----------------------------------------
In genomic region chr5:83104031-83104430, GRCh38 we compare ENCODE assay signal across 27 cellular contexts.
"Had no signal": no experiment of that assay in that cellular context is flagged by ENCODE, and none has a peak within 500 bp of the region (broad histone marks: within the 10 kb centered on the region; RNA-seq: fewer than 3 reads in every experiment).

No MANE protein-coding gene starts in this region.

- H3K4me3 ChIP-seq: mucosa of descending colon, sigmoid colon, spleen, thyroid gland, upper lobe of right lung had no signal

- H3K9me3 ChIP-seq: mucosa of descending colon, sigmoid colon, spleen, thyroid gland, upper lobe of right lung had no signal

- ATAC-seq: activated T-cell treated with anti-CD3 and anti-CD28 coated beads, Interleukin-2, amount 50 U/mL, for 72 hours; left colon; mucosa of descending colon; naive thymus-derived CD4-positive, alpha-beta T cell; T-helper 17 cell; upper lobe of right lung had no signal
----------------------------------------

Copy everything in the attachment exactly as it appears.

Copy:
In genomic region chr5:83104031-83104430, GRCh38 we compare ENCODE assay signal across 27 cellular contexts.
"Had no signal": no experiment of that assay in that cellular context is flagged by ENCODE, and none has a peak within 500 bp of the region (broad histone marks: within the 10 kb centered on the region; RNA-seq: fewer than 3 reads in every experiment).

No MANE protein-coding gene starts in this region.

- H3K4me3 ChIP-seq: mucosa of descending colon, sigmoid colon, spleen, thyroid gland, upper lobe of right lung had no signal

- H3K9me3 ChIP-seq: mucosa of descending colon, sigmoid colon, spleen, thyroid gland, upper lobe of right lung had no signal

- ATAC-seq: activated T-cell treated with anti-CD3 and anti-CD28 coated beads, Interleukin-2, amount 50 U/mL, for 72 hours; left colon; mucosa of descending colon; naive thymus-derived CD4-positive, alpha-beta T cell; T-helper 17 cell; upper lobe of right lung had no signal